With only two miles covered I got the day's navigational blunder out of the way. Just after Parc Caragloose Cove the path split into two where it entered a field, each way equally worn, no sign directing walkers. I decided to take the left fork, this being the one keeps closest to the coast. After crossing a stile this path went into fairly dense gorse. It didn't seem that well trodden. I already knew I'd made the wrong choice but decided to carry on anyway in the hope it would rejoin the main path a bit further on. Most people who go this way must have turned-back earlier than me because it became increasingly overgrown and harder to follow. I was on the side of a hill that was getting steeper, waves crashing over rocks below me, it began to feel quite dangerous. Where I'd have needed rock climbing gear to go on any further I admitted defeat and gave up, re-tracing my steps to the field with my tail between my legs. A little time had been wasted, but I laughed-off my unintended detour, these mini-adventures are all part of the fun.

Now back on the path proper I pressed on towards Nare Head. I saw quite a lot of Japanese Knotwood in this area. As I headed south this invasive weed seemed to be becoming an increasingly common sight. In a few places attempts were being made to control it, but the weed was still so widepsread this looked like a losing battle to me. I also noticed a mysterious bunker in a field near the cliff. Freshly painted green vents suggesting some sort of underground structure that's still in use. It's always a great moment when you turn the corner on a headland and the next bay opens out in front of you. This happened at Nare Head when I found myself looking through the haze across Gerrans Bay and the next seven miles or so of walking, bring it on!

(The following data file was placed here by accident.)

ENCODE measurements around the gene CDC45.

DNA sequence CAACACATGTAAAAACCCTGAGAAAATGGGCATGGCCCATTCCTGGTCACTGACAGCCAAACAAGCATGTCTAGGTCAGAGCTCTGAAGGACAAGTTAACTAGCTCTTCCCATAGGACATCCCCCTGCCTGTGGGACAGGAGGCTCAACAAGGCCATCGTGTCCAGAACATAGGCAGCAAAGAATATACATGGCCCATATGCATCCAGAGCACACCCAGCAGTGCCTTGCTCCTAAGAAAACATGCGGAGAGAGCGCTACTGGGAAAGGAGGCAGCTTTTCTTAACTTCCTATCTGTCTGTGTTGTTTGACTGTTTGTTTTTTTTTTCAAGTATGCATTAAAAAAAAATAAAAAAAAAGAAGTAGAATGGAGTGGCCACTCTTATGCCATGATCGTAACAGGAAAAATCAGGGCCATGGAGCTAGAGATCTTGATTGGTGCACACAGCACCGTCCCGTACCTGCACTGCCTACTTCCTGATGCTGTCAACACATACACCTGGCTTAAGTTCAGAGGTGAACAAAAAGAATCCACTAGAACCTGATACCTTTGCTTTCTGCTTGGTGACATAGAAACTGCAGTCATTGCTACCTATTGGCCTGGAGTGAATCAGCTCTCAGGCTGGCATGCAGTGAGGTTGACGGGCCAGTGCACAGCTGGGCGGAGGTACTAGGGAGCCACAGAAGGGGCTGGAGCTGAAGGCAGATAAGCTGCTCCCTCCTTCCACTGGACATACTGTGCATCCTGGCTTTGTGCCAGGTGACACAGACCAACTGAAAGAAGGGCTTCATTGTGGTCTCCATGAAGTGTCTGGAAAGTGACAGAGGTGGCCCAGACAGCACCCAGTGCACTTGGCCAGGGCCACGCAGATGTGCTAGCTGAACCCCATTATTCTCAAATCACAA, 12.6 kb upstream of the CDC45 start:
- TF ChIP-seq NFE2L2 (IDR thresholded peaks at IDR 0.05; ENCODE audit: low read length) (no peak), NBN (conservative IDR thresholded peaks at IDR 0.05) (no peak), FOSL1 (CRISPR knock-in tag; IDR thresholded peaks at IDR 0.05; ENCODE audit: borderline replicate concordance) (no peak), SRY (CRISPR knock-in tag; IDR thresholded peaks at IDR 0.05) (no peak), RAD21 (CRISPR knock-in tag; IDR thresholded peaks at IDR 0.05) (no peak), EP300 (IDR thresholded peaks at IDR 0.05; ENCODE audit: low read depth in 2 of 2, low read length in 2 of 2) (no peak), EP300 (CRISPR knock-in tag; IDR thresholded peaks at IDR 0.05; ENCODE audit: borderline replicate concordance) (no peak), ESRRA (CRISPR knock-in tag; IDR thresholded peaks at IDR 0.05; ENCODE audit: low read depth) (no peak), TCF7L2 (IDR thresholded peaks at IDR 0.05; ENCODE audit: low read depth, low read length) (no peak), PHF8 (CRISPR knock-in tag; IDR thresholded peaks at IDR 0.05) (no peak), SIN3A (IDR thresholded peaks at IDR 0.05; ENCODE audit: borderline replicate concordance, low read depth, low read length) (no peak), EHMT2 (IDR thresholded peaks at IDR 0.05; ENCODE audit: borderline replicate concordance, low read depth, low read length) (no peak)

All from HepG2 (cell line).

The path was very quiet this morning. When I'd almost reached Carne Beach a couple heading east became the first people I'd seen since leaving Portloe an hour and a half earlier. I was able to walk along the sand at Carne Beach, a real treat after pounding hard surfaces all week thanks to the on-going long dry spell. I wasn't complaining, a rock-hard path is a price worth paying for fine weather and a total absence of mud. Easy cliff-top walking with pleasant views followed as far as Porthcurnick Beach and nearby Portscatbo where I met Lea and stopped for lunch.

The path was very easy again heading west out of Portscatbo. I saw a recreational runner coming the other way, always a sign there's nothing too bad ahead. There were a few people on Towan Beach. The less accesible Porthbeor Beach was completely empty. Shortly before rounding St. Anthonys Head I caught my first glimpse of Falmouth. In the hazy, humid conditions it was no more than a light grey silhouette. After passing war defences and the lighthouse I emerged in a place called Place. Place House looked wonderful, in a great spot overlooking the river and St.Mawes. Though it was disappointing to see the graveyard of the nearby 13th century church badly overgrown.